My powers allow me to know this, but perceptive Muggles may find evidence of it in the fact that half of the damn populations of all three of the colleges I have attended seem to be pre-med students.  (I told you I can’t do math:  add that up, and it makes three halves.)  Assuming every other college in the United States has similar demographics, the Congressional healthcare bill will soon be damn superfluous, and the U.S. population will soon have a frighteningly high percentage of smart, highly-educated sadists with God complexes.

And the best of these will come from Emory.

Because it is a top-20 university, Emory has a highly diverse student body.  Everybody has something that makes them special on the surface.  You could probably find a New Zealand-raised Palestinian kleptomaniac with a surgically-corrected cleft palate and a transgender parent somewhere among the undergrad and graduate student population of Emory, if you tried hard enough.

But if you gathered everyone in an auditorium and polled them, you’d find out that nearly everyone wants to be the next Sanjay Gupta.  In other words, wealthy, personable, famous, millionaire doctors with hot spouses.  Many twelve-year-olds also want to be those things.

I should stop to point out that I’m not trying to condemn Emory University in particular.  I suspect this is true of most top universities.  Furthermore, I am sure that there are many exceptions to the rule.  What I am railing against is the stereotype.  So please hear me out, okay?

In middle and early high school, I was socially awkward.  I was kind of a freak, to tell you the truth.  But by the end of high school (probably thanks to those fantastic SSRIs), I had learned how to make friends.  But I really didn’t make many at Emory.  This was not for lack of trying; it was just that, honestly, I preferred the company of my Sims to the company of my classmates.

(I named one Sim baby Pootbrick, and she grew up to be the coolest person ever.)

This is going to sound horrifically snotty and holier-than-thou, but most of the people I met were repulsive.  Even the ones who didn’t smell of tuna salad.  My impression of them was that they were obsessed with gossiping, social status, and money. At their best, they behaved like high schoolers, and at their worst, like the cast of Gossip Girl.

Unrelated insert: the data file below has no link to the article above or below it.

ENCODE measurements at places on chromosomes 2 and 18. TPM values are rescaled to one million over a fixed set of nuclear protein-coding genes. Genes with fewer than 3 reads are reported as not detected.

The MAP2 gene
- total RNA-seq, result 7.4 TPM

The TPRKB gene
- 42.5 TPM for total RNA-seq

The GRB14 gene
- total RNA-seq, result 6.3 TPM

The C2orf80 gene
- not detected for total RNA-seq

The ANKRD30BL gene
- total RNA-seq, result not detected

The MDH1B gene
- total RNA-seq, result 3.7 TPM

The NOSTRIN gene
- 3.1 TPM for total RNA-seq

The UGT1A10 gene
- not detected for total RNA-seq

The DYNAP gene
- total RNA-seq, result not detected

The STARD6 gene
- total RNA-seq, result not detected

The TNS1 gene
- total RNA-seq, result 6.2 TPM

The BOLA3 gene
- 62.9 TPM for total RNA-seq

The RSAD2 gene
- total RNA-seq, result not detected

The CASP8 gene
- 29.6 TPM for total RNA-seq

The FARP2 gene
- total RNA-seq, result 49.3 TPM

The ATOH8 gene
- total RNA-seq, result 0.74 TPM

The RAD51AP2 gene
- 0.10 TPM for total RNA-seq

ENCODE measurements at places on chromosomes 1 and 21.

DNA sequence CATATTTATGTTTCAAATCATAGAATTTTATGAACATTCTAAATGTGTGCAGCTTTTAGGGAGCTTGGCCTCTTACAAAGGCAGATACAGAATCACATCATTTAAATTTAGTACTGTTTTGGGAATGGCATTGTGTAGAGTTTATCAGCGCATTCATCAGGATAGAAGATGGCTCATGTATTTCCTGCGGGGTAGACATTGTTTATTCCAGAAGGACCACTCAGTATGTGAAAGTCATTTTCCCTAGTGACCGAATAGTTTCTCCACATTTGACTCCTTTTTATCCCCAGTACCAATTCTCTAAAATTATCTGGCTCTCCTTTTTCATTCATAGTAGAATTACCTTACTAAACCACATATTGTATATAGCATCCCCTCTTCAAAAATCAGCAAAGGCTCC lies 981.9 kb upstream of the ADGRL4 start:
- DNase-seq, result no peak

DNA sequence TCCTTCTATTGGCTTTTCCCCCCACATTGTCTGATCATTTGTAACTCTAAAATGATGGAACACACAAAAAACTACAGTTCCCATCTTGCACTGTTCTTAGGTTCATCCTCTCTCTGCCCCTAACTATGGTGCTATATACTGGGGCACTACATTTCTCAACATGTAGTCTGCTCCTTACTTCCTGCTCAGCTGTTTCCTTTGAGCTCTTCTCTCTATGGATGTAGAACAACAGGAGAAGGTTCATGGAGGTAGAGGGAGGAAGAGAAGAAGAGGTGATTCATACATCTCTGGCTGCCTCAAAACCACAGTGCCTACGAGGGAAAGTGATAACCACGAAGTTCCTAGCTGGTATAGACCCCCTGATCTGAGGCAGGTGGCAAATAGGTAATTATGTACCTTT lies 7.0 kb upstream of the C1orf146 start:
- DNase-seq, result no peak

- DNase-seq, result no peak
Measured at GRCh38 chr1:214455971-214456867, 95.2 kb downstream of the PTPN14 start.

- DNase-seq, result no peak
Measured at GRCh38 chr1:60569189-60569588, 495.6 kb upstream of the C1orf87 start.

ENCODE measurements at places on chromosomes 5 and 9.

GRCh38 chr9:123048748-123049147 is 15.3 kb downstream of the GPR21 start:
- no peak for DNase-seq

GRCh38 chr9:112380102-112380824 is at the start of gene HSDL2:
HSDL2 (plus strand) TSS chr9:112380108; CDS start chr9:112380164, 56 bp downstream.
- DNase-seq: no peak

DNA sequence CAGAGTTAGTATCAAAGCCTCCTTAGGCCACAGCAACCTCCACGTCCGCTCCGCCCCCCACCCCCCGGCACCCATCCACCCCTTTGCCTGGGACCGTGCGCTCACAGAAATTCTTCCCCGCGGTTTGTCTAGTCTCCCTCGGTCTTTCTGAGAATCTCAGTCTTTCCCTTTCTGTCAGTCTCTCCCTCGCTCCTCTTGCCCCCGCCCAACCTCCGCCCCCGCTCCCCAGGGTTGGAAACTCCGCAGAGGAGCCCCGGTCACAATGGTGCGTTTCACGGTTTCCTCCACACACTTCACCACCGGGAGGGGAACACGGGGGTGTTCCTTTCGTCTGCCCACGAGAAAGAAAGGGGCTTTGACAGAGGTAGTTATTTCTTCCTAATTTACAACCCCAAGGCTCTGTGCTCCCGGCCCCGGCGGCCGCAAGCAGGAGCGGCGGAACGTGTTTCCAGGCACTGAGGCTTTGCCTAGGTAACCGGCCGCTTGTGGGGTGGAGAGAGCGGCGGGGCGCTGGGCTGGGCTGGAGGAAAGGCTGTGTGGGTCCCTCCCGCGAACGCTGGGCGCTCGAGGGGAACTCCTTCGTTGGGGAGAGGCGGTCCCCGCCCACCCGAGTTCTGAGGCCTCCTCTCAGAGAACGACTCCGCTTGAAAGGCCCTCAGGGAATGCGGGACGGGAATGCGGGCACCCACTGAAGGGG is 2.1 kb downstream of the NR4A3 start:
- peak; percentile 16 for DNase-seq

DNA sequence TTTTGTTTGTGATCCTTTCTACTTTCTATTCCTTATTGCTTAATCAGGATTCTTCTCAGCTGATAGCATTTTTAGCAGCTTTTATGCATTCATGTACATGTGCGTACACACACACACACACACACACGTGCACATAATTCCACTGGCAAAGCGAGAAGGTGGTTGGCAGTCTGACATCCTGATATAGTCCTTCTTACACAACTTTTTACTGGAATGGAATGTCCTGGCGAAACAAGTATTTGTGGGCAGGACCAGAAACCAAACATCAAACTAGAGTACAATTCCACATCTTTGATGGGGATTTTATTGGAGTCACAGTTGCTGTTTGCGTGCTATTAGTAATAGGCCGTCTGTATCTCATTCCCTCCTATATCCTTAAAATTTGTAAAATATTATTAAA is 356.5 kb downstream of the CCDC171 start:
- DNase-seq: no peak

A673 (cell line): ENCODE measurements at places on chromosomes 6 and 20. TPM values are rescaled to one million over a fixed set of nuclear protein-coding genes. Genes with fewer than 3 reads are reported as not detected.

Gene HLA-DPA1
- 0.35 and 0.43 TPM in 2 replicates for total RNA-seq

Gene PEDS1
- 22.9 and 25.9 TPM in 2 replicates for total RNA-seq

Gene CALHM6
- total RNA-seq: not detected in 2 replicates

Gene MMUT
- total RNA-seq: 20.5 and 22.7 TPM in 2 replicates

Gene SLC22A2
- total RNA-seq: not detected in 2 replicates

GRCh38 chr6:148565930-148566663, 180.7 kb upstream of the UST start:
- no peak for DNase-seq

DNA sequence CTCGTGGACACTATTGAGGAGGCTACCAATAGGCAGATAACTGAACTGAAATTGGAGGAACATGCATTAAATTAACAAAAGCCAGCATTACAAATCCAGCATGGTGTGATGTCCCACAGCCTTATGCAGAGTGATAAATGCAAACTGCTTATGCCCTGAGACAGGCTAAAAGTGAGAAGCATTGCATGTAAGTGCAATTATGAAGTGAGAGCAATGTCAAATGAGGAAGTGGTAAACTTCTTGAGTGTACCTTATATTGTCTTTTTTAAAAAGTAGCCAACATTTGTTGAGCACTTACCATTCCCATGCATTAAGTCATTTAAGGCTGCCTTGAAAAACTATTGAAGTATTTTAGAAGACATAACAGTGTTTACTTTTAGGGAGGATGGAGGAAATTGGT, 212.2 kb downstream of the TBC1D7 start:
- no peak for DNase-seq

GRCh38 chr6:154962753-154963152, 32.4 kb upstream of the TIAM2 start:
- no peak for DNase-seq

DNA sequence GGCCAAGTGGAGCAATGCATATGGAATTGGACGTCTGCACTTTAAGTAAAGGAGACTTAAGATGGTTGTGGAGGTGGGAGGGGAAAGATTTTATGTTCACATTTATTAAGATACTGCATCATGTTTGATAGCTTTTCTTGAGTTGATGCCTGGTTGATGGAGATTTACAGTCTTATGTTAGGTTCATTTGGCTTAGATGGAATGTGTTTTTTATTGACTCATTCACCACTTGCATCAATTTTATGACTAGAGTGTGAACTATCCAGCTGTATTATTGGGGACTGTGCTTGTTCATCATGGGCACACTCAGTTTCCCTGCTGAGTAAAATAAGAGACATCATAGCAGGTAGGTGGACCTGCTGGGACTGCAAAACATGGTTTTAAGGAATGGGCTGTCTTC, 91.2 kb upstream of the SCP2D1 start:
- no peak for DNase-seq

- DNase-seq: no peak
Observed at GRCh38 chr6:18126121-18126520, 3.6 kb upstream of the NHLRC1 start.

Example:  my English class, taught by a totally awesome guy named Dr. Galle, was full of the sound of crickets, i.e. silence.  Nobody ever talked except for me, my roommate Hira (not the tuna salad one), and Dr. Galle.  Okay, I know most of the students at Emory are scientifically-minded and were taking the course to knock out a graduation requirement, but come on.  These kids are supposed to have SAT scores that are higher than Amy Winehouse.  Need I remind you that two of the three components of the SAT are verbal and writing?  They should at least be able to bullshit their way through a class discussion of Huckleberry Finn.

Honestly, I think the other students were afraid of getting the wrong answer.  This makes me feel a little sorry for them.

In order to get into top universities, you have to have spent your entire childhood being groomed for it.  There are rules you have to follow, which over time become so deeply ingrained that they become part of your character.  You learn to always know the right answer, always make 100%, always do everything correctly.  But English isn’t like that:  there are no right answers, and the best work tends to result from breaking the rules.  That’s scary.

*

I think the real problem is that I can’t handle highly competitive people.  They never seem to have any emotional depth, and even when they do, they seem to be doing their utmost to conceal or destroy it.  They are so consumed with displaying the various ways in which they have “won” at life.  At some level, they seem to realize that it’s hard to display winning at being a good person, and that accordingly falls by the wayside in favor of other goals.

You’d think it would have taken me fewer than thirteen years, forty thousand dollars, and countless thousands of miles to realize that I don’t want to be a Smart Person after all.  I don’t like them, and I don’t like what I become when I think of myself as one of them.  And I don’t think they like me, either.

I’ve decided I don’t believe in dignity, or status diplomas, or Smart People.  All I really believe in is being happy, and for whatever crazy reasons, Country Club University makes me happy.